• Eggplant Rosa Bianca- Plant produces good yields of rosy lavender & cream colored teardrop shaped eggplants. These eggplants are very delicious, creamy, with no bitter taste. Excellent for slicing, stuffing, and baking. Prized by chefs and home gardeners. A heirloom variety from Italy
    • Eggplant Thai Green- ( variety of Asian eggplant that can range in shape from long and thin to round and stocky. The Thai eggplant may be white, green, or purple in color. They have a deliciously sweet and slightly bitter meaty flesh, tender skin, and may be seedless, which makes seedless varieties highly desirable for numerous recipes.

    The long thin eggplants, typically green in color, are known as the Thai Green eggplants, which grow up to 12 inches in length. With a thin skin and a mild flavored flesh, the Thai Green eggplant is a very common Asian egglant. While some varieties of Thai eggplants are long and oblong shaped, others may be small, round and stocky. The small round eggplants are often referred Thai Kermit eggplants or as Garden Eggs and Bitter Balls, names often associated with a similar eggplant from Africa. Since Thai eggplants are highly perishable, store in a refrigerator for a week or less. They become increasingly bitter as they age.

    • Hot Pepper Anaheim
    • Hot Pepper Jalapeno
    • Anaheim

    So I would like to note that I already have 7 peppers growing, but at the vineyard I had hot pepper jelly and got hooked and just had to buy more  peppers to make sure I could make this tasty treat!  Also, when I saw Eggplant Thai Green, I remembered all the thai dishes that called for of course I 'had to have them'...

    Gail- thanks for keeping my addiction going :)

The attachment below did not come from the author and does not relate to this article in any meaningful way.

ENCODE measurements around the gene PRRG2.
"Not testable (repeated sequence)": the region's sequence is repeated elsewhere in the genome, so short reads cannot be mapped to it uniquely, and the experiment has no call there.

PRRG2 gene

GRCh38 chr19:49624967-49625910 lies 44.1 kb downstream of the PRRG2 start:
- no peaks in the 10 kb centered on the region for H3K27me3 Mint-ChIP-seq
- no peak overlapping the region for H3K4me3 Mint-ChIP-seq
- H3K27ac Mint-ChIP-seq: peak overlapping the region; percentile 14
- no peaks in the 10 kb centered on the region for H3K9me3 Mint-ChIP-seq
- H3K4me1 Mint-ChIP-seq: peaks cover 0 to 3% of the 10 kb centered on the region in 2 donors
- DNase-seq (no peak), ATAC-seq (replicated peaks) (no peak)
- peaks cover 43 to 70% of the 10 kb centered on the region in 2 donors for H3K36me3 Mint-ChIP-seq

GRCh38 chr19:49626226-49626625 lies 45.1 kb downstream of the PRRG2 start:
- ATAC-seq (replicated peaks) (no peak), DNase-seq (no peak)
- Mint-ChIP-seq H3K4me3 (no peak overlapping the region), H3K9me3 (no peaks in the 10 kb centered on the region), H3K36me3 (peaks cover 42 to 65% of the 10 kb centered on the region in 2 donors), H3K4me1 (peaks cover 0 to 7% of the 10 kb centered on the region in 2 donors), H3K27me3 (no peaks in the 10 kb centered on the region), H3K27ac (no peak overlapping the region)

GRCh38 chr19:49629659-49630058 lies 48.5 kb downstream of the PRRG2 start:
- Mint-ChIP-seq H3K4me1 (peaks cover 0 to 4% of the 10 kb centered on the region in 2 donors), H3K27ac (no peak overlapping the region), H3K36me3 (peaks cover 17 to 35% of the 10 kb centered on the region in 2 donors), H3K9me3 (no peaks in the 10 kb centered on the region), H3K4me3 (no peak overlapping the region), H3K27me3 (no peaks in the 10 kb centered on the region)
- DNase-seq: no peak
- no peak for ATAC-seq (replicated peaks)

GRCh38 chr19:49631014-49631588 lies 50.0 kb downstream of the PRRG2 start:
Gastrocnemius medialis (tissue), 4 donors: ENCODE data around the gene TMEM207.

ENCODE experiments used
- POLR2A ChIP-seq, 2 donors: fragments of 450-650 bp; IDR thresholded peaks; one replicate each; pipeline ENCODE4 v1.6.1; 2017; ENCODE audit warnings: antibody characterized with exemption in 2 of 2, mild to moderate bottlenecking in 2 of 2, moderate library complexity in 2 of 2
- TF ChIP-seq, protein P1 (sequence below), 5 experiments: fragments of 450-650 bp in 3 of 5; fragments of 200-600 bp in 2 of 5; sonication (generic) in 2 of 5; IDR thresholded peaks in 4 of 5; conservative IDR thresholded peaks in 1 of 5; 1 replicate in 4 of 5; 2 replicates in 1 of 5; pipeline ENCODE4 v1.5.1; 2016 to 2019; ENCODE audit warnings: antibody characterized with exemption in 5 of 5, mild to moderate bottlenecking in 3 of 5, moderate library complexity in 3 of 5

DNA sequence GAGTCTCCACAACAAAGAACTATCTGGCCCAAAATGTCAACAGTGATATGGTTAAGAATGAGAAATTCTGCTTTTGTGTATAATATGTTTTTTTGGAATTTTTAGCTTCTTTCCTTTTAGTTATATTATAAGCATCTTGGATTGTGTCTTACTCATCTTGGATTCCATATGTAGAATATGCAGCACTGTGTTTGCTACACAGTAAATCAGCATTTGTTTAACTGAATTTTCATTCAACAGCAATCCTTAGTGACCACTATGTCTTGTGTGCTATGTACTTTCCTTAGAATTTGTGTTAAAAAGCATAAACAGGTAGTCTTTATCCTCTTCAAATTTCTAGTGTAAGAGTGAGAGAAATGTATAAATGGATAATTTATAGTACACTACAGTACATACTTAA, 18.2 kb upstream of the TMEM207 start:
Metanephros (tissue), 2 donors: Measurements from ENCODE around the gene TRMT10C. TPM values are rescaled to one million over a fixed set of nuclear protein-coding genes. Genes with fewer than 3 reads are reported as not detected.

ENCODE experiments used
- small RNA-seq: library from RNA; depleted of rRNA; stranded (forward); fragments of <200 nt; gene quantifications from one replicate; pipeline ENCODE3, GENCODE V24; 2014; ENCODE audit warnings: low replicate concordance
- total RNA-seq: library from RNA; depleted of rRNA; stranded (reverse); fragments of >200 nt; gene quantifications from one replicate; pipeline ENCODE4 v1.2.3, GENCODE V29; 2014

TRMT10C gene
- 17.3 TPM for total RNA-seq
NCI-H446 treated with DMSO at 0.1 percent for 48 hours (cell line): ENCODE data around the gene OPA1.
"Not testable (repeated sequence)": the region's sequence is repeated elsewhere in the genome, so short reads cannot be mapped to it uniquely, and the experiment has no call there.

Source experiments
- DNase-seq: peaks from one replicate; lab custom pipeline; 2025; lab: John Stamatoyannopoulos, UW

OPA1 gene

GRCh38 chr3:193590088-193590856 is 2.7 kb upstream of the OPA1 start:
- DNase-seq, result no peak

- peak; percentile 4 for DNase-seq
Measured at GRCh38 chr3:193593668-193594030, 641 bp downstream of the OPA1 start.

• So my friend Melissa introduced me to the wonder of beets. Before I would just eat the greens and throw the beet out, horrors! This yera I decided to grow all types! Early wonder, golden, albino, detroit red, and chiogga.  Here are some pics of my first initial harvest!

    Here is an Early Wonder specimen :)

    Progression of garden pictures.....

  • Saturday, May 29, 2010
  • Now that things are are some updates:

    Peas- These are growing by the front door and I am excited about this type called Estancia.  I did not provide support and the description says the tendrils interlock and hold itself up.  It is true!
    Strawberries-  New strawberry bed that I built this year....... These are June bearing strawberries, but I am planting everbearing in the Topsy Turvy planters.
    New beds- These are the new beds my dad built. I have all types of things in here: Romanesco, four types of beets (on the sides), rose orach, kale, and new zealand spinach.  Second picture shows how it is filling in - amazing!
    Tomato bed (the one by the house, I have three beds of tomas by the house)  Who knows what I have....all heirloom, all great names.....Church, Green Zebra, San Marzano, Old German......We will see soon!
    Potato bin I turned a compost bin into a potato bin!  Waste not!  I just keep adding straw, and we shall see what happens.  This is my first year of potatoes.
    Collards/Cabbage/Onions- I am in the process of pulling the kale, but this bed has 3 types of onions and collards and cabbage :)
    Cold Frame-  Ally types of things here.  Bok Choi, spinach, kale, and some collards. This cold frame rocks.
    Cherries- Here is our first tree to come into fruit for the season, an old tree but still good fruit.  A nice spring afternoon snack.
    Iris- I took this from our suburban home :)
    Sunberry Patch- As you can see, this is really filling in!

    Poppy- I am assuming this is a wild single poppy.  It loves my garden.
    Cleared Pumpkin Patch- So here is the new pumpkin patch cleared...still need to cover with weed barrier and cover with straw.  It is gonna be awesome!

    Until the next post with the most recent pics!